Sometimes you just need to take life one day at a time. I’m not always good at it, but maybe one day that won’t be the case.

Albuquerque: 10 Things I’ve Learned So Far

Hi everyone! The last month has been a wild ride of graduating from college, driving home from Chicago to San Diego, spending a week in Yosemite, a week redoing an entire room in my parent’s house, a week spent at Disney World (more on that in my next post), and then moving to Albuquerque, New Mexico to live with my brother and sister-in-law. I still forget what time zone I’m in, but after three weeks I’m starting to feel a little more settled.

Welcome to New Mexico

Albuquerque, and New Mexico in general, is full of quirks. At least that’s the best way I’ve found to describe it so far. Here are a couple of the things I’ve learned about this mysterious place in the last few weeks:

  1. The official state nickname is “The Land of Enchantment” but it is more often known as the land of “would you like green or red chile on that?” You can also choose both, which they call “Christmas” style. Seriously, they put chiles on everything here.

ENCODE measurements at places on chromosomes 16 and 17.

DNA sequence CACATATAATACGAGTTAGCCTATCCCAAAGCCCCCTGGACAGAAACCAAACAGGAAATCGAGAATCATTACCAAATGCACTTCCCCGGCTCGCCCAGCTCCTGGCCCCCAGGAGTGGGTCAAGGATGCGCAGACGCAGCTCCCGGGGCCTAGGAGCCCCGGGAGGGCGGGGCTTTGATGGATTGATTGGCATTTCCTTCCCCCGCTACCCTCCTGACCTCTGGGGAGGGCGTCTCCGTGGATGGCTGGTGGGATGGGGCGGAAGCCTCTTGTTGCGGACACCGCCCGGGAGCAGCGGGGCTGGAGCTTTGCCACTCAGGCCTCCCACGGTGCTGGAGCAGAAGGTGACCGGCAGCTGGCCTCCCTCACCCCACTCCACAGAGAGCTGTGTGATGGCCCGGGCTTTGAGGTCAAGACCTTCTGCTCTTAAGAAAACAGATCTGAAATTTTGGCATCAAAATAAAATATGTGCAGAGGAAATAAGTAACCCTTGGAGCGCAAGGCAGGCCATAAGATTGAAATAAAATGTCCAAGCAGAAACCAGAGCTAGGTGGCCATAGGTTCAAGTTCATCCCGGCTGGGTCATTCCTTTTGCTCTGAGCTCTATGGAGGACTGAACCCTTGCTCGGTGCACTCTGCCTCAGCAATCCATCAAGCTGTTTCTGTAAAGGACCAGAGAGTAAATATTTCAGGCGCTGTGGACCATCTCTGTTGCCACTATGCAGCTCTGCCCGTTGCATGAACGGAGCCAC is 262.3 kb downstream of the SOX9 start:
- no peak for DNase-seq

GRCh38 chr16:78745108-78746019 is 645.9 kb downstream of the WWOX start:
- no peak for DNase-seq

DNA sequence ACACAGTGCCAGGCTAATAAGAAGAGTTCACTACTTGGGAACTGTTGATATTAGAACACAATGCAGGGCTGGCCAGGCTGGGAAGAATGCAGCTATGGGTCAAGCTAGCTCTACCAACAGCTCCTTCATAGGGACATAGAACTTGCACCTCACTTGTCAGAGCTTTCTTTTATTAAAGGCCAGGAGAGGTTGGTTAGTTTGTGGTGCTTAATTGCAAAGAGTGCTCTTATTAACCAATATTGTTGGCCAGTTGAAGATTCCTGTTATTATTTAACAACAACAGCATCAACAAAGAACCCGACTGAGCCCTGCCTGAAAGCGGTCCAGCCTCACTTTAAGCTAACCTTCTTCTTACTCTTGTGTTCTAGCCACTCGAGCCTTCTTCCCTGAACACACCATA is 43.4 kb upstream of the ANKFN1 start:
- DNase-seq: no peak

2. On that note, there is a difference between the Mexican food you get in Southern California and “New Mexican” food. Mostly it means you are safe ordering enchiladas, but a taco will look like it came from Taco Bell. They make up for it with sopapillas and honey at the end of every meal though.
  3. Hot air ballooning is not just a fun tourist outing, in Albuquerque it has long been a serious business. The International Hot Air Balloon Museum boasts treasures such as the gondola used to make the first flight across the Atlantic Ocean, a Japanese bomb that actually used unmanned hot air balloons during WWII to float incendiary bombs across the Pacific (which were surprisingly successful but the government kept it a secret to prevent panic about mainland attacks), and one of the first parachutes was invented by, what’s that?– a woman! Apparently this woman had more guts than most men of her day and invented the parachute to use for stunt jumps out of hot air balloons. You go girl.